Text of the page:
The word "Other" was deliberately put in quotes in the title. It seems the only viewpoint noticed by Mormons or the news is from Christians of various denominations. Nowhere has there been news stories about how Muslims, Hindus, Buddhists, or even Wiccans view Mormonsism. Why this is especially important is the "Mormons are weird" theme that dominated the media. And where does that perception seem to always come from? Christians and atheists. There were a few Jewish perspectives that questioned the Mormon practice of Baptism for the Dead, but ultimately were uncomfortable putting a label on the faith's history and doctrine.
What this seems to say is the media has a myopic vision of the world. It also seems to say that Mormons have an equally myopic vision of the world as they care so much about what newspapers and pundits have to say. Finally, and with the most controversy, it says that the United States is in fact a Christian Nation. That goes for European Civilization as representative of the kinds of stories coming out of those nations. Muslims don't always get treated any different in newspapers where views about Mulsims dominate more than Muslim views. Stories about other religions (despite the number of Hindus around the world for example) are near non-existant.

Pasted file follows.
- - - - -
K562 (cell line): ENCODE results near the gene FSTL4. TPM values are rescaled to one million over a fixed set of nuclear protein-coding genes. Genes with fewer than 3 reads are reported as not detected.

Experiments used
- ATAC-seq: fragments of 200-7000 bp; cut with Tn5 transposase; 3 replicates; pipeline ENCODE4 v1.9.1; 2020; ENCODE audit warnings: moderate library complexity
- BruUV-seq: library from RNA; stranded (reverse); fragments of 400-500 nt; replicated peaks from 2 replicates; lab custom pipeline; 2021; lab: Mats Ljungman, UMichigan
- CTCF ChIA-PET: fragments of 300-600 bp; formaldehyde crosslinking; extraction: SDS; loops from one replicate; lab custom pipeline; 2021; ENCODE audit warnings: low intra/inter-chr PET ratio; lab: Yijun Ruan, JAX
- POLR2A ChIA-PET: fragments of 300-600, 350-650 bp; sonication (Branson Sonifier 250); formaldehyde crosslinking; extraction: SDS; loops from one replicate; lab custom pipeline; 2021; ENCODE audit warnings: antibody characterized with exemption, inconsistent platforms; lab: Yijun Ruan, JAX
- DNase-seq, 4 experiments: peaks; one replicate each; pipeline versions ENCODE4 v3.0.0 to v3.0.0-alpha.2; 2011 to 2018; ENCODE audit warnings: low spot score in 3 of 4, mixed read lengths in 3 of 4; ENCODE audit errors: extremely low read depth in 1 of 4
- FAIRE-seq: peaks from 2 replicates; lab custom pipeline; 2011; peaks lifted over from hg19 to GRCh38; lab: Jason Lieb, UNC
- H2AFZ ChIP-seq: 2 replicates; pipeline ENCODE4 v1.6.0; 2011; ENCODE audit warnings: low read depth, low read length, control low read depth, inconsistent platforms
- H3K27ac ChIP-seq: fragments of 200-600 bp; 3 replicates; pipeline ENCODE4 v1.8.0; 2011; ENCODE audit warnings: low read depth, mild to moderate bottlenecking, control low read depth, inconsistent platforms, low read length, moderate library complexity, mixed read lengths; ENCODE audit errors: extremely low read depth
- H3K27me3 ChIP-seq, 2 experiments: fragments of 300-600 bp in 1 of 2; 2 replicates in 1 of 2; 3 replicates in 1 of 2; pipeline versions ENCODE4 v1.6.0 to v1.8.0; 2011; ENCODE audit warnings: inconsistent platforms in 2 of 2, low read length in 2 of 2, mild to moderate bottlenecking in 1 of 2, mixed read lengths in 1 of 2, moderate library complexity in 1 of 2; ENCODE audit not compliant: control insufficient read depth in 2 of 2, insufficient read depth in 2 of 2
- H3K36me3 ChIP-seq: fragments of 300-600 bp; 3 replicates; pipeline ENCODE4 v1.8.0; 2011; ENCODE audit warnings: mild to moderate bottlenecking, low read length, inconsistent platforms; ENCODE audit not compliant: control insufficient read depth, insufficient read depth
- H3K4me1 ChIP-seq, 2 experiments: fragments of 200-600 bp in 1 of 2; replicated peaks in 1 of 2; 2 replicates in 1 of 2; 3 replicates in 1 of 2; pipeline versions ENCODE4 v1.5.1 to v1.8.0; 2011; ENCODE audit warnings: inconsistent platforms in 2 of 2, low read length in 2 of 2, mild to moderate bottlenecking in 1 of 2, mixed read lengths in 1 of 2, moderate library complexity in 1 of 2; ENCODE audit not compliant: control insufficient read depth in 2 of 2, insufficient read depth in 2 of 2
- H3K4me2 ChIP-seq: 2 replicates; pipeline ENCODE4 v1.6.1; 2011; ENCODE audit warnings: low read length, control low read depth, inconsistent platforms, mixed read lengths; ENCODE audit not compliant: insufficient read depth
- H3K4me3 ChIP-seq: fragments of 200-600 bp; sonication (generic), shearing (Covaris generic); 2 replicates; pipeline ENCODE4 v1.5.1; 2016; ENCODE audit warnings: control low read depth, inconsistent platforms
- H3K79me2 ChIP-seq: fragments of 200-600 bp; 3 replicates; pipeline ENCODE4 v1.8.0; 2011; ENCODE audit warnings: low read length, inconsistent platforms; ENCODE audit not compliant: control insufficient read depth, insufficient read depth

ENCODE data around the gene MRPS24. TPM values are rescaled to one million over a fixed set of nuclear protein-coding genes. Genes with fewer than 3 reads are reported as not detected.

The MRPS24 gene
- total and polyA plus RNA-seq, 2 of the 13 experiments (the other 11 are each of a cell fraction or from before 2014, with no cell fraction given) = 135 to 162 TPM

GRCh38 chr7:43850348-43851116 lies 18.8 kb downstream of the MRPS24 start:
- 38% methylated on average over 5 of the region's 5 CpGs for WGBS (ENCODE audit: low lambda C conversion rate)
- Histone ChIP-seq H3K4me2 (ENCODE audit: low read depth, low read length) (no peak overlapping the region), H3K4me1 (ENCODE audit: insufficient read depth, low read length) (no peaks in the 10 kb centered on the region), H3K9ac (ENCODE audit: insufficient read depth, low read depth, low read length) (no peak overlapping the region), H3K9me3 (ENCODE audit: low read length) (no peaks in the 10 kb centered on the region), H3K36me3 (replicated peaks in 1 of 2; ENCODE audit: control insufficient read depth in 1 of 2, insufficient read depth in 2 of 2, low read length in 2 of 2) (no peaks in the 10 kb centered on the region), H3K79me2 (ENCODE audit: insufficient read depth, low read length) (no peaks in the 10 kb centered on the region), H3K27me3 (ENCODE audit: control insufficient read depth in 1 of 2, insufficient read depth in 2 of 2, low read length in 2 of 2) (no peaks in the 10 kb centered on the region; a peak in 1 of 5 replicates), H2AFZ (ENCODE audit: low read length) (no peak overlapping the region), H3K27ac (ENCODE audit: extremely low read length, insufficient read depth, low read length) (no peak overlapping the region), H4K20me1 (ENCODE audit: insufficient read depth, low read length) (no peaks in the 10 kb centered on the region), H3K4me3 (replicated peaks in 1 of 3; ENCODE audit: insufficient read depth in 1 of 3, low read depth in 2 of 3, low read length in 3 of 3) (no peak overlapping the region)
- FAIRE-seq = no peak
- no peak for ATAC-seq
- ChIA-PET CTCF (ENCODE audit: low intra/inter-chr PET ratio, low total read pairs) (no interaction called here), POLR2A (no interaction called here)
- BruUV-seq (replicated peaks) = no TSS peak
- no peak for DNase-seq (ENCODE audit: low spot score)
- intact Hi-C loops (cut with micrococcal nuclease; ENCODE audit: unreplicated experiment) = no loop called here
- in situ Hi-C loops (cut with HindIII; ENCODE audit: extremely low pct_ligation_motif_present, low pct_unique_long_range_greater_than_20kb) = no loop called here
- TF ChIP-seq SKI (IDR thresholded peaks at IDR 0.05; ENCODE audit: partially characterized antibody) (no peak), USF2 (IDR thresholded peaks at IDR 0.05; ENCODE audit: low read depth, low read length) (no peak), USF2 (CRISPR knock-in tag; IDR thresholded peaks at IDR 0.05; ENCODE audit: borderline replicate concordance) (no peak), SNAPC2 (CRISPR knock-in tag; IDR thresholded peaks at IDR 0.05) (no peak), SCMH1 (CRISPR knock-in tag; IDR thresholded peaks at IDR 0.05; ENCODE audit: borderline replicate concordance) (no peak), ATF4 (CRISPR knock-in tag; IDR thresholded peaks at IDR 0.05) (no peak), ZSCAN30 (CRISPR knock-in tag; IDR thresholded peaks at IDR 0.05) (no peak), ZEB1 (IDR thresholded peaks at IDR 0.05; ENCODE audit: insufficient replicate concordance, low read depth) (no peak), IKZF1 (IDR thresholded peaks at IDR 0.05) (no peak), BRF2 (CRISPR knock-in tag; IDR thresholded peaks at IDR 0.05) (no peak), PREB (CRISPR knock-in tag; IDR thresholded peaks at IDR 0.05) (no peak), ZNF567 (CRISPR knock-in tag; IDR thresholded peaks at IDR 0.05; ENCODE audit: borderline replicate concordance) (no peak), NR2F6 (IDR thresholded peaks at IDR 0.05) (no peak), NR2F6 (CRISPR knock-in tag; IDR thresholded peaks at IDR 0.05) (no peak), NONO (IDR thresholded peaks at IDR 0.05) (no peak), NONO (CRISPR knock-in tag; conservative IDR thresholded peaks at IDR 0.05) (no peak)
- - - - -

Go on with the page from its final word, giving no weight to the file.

Religious freedom in the United States might be a tentative fact, but religious diversity is not a reality. It is disengenious to look at Catholics, Methodists, Baptists, Lutherans, and etc. and claim religious diversity exists. When Mormons, who consider themselves Christian, are often ridiculed and excluded by the larger religious pluralities then there is serious questions that need answers. If anything, Mormons need to reach out more to Muslims, Jews, Hindus, and even Wiccans as a show of solidarity against a tide of monism disguised as pluralism.
The day Mormonism no longer cares what other Christians think of them is the day it might truely become a World Religion in worldview. Breaking out of the Western American mindset will be difficult. Much of its leadership still comes from Utah and Idaho, with pockets of South and Central America. It will be interesting to see the reaction of other religions outside the Christian tradition if Mormonism grows beyond its roots. Will the "weird" label remain? What will criticism from other religious traditions be like? Will compliments of "nice people" be replaced or more likely co-exist with something else? I really want to know how other "Others" see Mormonism, because the United States is less of a melting pot than it would like to pretend. Mostly it comes from a personal curiosity about finding new topics rather than argue the same old stereotypical throwbacks.
I'm bored with Christianity. Bring me something new and interesting to discuss. :)